Restoring Stonehenge to its sky
Should Stonehenge be lit at night, for the benefit of passing tourists? Emeritus Professor Clive Ruggles of our School of Archaeology and Ancient History says no. The monument pre-dates lighting, light pollution and even light bulbs, and its natural nocturnal home is against a pitch black sky scattered with stars, planets and the Milky Way.
The debate has raged in the letters pages of The Times, and today Professor Ruggles was invited to contribute to the BBC Radio 4 Today programme to debate the issue with Lady Mimi Pakenham. Lady Pakenham has written in favour of subtly lighting the monument at night.
In 1999 Professor Ruggles was appointed as the world’s first Professor of Archaeoastronomy: studying the relationships between the sky and ancient monuments, and the importance of the sky, stars and other phenomena to the cultures of historic communities. He is President of the Inter-Union Commission on the History of Astronomy, former President of the Prehistoric Society, Chair of the International Astronomical Union Working Group on Astronomy and World Heritage and sits on the Council of the International Society for Archaeoastronomy and Astronomy in Culture (ISAAC)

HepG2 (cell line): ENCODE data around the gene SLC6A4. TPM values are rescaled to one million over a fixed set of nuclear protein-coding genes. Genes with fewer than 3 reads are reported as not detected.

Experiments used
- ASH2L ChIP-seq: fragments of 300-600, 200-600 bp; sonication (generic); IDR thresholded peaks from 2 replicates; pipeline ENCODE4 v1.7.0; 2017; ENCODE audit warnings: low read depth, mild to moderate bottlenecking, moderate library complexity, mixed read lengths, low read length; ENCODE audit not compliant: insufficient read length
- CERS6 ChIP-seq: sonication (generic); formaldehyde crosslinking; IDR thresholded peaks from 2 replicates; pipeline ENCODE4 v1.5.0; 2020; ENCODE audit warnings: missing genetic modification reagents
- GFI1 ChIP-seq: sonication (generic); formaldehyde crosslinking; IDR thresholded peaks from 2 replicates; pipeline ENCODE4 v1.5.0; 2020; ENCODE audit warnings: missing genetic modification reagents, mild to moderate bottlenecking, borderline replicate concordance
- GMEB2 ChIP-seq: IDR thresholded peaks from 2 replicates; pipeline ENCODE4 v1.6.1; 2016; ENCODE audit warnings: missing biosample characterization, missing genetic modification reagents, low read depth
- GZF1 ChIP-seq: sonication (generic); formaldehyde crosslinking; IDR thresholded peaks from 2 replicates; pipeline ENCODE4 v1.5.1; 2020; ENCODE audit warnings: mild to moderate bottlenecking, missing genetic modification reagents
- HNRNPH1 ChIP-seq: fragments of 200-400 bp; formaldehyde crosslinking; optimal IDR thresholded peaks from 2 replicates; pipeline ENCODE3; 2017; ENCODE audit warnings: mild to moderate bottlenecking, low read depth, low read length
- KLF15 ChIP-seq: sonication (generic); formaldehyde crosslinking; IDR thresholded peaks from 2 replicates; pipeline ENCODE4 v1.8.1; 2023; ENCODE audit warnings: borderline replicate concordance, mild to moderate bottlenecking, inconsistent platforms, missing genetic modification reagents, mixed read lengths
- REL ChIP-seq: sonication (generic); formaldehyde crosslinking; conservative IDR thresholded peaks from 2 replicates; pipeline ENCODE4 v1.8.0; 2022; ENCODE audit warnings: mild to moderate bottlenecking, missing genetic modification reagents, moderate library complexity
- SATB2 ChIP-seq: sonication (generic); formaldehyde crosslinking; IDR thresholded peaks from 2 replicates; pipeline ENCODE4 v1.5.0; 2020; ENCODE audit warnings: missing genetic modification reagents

He argues that part of the experience of a monument like Stonehenge is seeing it in the dark, as it would have been viewed thousands of years ago by the people who built it. Efforts have been made in recent years to restore Stonehenge to its former glory, and part of that process is restoring the monument to its original, unlit sky.
In a time when the lights are always on, that little patch of darkness could provide a window into the starlit past.